The Week Ahead: Timmy to the rescue?

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lincecum_090913.jpgTim Lincecum will take the mound for the San Francisco Giants on Monday after missing his last start with “spasms and inflammation” in his back. His return couldn’t come any sooner.

This is a huge week for San Francisco, a surprise contender this season that is currently on the verge of dropping to the fringe of the playoff race.

The Giants enter the week at 77-66, 7 1/2 games behind the Dodgers in the NL West, and 4 1/2 games behind the Rockies in the NL wild-card chase.

With three games at home against Colorado followed by three more in Los Angeles against the Dodgers this week, the time — Giants fans — is now.

Lincecum will go against Colorado’s Jason Hammel on Monday. Then, if everything goes well, he would likely start again on Sunday against the Dodgers’ Jon Garland.

While these will be huge starts for Lincecum, the Giants will also need help from other sources if they are to make up ground. And Lincecum knows it, saying before Sunday’s game that recently acquired Brad Penny was the guy to do it. (He did, indeed, do it, beating the Dodgers on Sunday).

“He’s that guy. He wants to rile people up in the dugout, he’s big on rah-rah and spirit. He wants to get everybody awake. We’ve been pretty lax the last couple of days. I think it’s time for something to kick us in the butt and say, ‘Hey, do you realize it’s frickin’ September?’ We have to turn something on. This is where it counts.”

Well said.

FIVE SERIES TO WATCH
Rockies at Giants, Sept. 14-16:
As stated above, Tim Lincecum returns to the mound in a key game for the Giants. Actually the whole series is key as Colorado tries to maintain its hold on the NL wild-card spot.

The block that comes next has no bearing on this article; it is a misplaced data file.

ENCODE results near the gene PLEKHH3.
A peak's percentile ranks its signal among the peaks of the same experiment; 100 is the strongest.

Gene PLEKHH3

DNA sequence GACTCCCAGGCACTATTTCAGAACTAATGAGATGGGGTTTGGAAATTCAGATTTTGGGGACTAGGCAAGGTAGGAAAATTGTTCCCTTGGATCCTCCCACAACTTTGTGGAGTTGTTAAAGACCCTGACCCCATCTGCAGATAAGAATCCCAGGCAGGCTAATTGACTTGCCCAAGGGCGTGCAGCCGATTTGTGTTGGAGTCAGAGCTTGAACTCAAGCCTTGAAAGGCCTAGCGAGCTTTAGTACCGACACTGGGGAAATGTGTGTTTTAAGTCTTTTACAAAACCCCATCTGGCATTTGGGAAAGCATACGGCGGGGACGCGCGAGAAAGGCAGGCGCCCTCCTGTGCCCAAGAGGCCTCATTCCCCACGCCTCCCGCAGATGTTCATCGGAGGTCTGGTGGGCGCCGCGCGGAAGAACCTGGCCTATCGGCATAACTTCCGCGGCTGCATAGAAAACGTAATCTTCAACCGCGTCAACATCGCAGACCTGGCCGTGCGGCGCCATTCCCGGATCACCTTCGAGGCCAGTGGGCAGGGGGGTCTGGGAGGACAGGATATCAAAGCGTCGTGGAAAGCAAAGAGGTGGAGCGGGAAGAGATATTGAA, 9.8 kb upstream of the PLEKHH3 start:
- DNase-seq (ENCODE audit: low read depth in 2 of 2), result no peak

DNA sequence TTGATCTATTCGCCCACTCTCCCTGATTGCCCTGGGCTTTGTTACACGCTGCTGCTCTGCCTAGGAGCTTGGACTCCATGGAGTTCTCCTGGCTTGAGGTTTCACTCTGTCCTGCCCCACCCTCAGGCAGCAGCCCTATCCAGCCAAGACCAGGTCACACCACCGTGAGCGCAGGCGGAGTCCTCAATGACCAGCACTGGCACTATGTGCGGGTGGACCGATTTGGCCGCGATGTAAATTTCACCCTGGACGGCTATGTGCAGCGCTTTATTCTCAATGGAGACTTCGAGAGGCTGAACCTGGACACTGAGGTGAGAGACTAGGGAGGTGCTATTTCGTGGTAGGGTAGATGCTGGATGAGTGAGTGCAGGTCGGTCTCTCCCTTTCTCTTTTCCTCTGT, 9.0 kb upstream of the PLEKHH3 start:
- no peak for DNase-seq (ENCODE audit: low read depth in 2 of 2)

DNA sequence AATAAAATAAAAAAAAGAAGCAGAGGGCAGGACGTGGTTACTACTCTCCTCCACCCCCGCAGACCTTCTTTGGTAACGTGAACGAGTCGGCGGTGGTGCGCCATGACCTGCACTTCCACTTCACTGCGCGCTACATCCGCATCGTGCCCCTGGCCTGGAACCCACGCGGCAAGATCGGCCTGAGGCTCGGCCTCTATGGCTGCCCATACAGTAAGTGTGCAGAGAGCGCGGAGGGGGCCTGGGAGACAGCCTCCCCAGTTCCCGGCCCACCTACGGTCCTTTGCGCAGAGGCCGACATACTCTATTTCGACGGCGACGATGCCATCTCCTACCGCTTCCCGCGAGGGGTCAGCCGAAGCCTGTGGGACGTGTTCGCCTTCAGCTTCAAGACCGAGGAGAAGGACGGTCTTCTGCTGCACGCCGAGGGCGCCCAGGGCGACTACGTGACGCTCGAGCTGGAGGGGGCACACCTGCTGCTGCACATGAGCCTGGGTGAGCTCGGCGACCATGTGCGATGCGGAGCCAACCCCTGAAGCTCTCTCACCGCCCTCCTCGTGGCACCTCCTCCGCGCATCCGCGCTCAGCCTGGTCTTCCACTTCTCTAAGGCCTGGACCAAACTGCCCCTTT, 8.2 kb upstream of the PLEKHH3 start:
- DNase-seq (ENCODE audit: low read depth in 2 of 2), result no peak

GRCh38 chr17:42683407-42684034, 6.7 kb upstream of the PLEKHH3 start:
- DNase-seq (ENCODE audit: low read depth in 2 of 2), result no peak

Marlins at Cardinals, Sept. 14-16: Florida enters the week 5 1/2 games back in the NL wild-card race, which makes this a poor time to catch the mighty Cardinals in St. Louis. Suffer a sweep, and that just about does it.

Angels at Red Sox, Sept. 15-17: The Red Sox have had the Angels’ number in the playoffs in recent years, so Los Angeles would be smart to do what it can to keep Boston out of the postseason altogether. Also, some wins would be good with the Rangers lurking 5 ½ games back in the AL West.

Angels at Rangers, Sept. 18-20: Speaking of the Rangers, this series is key for them. The division title might not be realistic, but with the wild card in play, there is plenty to shoot for.

Giants at Dodgers, Sept. 18-20: It’s already a rivalry. Throw playoff implications into the mix, and you’ve got a doozy of a series to watch.

ON THE TUBE
Wednesday, 7:10 p.m.: Angels at Red Sox (ESPN)
Wednesday, 10:15 p.m.: Rockies at Giants (ESPN)
*Saturday, 4:10 p.m.: Tigers at Twins (FOX)
*Saturday, 4:10 p.m.:  Giants at Dodgers (FOX)
*Saturday, 4:10 p.m.:  Cubs at Cardinals (FOX)
Sunday, 1 p.m.: Angels at Rangers (TBS)
Sunday, 8:05 p.m.: Cubs at Cardinals (ESPN)
*Check local listings

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If you Twitter, you can find me there at @Bharks.

Danny Espinosa reportedly skipped Nationals Winterfest because of Adam Eaton